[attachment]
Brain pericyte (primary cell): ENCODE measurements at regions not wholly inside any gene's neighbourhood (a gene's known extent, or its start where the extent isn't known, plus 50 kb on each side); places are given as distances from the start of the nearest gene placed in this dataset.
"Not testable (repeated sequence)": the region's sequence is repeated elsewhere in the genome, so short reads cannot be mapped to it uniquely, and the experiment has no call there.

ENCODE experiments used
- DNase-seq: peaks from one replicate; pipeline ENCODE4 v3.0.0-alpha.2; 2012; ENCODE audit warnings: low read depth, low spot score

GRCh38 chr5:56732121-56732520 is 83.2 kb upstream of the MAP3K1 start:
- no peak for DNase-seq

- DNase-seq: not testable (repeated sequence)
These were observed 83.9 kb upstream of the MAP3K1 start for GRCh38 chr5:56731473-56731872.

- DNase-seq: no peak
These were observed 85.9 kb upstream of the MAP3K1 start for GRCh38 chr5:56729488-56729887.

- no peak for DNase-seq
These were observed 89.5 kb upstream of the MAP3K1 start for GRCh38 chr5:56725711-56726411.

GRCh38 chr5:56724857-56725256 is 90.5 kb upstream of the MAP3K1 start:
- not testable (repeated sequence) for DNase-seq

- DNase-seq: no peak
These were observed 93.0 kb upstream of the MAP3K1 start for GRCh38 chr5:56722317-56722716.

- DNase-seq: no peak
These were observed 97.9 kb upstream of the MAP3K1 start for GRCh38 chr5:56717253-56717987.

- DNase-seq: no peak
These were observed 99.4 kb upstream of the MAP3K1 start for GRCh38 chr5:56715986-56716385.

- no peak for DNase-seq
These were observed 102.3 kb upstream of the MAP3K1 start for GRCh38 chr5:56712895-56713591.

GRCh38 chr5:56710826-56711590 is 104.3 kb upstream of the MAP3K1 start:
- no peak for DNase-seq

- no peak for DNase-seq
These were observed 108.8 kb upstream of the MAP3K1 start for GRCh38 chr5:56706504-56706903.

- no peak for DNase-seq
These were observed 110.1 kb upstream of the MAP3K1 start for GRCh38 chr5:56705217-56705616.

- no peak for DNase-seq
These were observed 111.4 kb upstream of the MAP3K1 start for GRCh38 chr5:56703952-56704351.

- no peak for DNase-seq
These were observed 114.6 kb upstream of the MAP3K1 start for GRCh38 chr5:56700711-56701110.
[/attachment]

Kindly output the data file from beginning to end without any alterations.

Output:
Brain pericyte (primary cell): ENCODE measurements at regions not wholly inside any gene's neighbourhood (a gene's known extent, or its start where the extent isn't known, plus 50 kb on each side); places are given as distances from the start of the nearest gene placed in this dataset.
"Not testable (repeated sequence)": the region's sequence is repeated elsewhere in the genome, so short reads cannot be mapped to it uniquely, and the experiment has no call there.

ENCODE experiments used
- DNase-seq: peaks from one replicate; pipeline ENCODE4 v3.0.0-alpha.2; 2012; ENCODE audit warnings: low read depth, low spot score

GRCh38 chr5:56732121-56732520 is 83.2 kb upstream of the MAP3K1 start:
- no peak for DNase-seq

- DNase-seq: not testable (repeated sequence)
These were observed 83.9 kb upstream of the MAP3K1 start for GRCh38 chr5:56731473-56731872.

- DNase-seq: no peak
These were observed 85.9 kb upstream of the MAP3K1 start for GRCh38 chr5:56729488-56729887.

- no peak for DNase-seq
These were observed 89.5 kb upstream of the MAP3K1 start for GRCh38 chr5:56725711-56726411.

GRCh38 chr5:56724857-56725256 is 90.5 kb upstream of the MAP3K1 start:
- not testable (repeated sequence) for DNase-seq

- DNase-seq: no peak
These were observed 93.0 kb upstream of the MAP3K1 start for GRCh38 chr5:56722317-56722716.

- DNase-seq: no peak
These were observed 97.9 kb upstream of the MAP3K1 start for GRCh38 chr5:56717253-56717987.

- DNase-seq: no peak
These were observed 99.4 kb upstream of the MAP3K1 start for GRCh38 chr5:56715986-56716385.

- no peak for DNase-seq
These were observed 102.3 kb upstream of the MAP3K1 start for GRCh38 chr5:56712895-56713591.

GRCh38 chr5:56710826-56711590 is 104.3 kb upstream of the MAP3K1 start:
- no peak for DNase-seq

- no peak for DNase-seq
These were observed 108.8 kb upstream of the MAP3K1 start for GRCh38 chr5:56706504-56706903.

- no peak for DNase-seq
These were observed 110.1 kb upstream of the MAP3K1 start for GRCh38 chr5:56705217-56705616.

- no peak for DNase-seq
These were observed 111.4 kb upstream of the MAP3K1 start for GRCh38 chr5:56703952-56704351.

- no peak for DNase-seq
These were observed 114.6 kb upstream of the MAP3K1 start for GRCh38 chr5:56700711-56701110.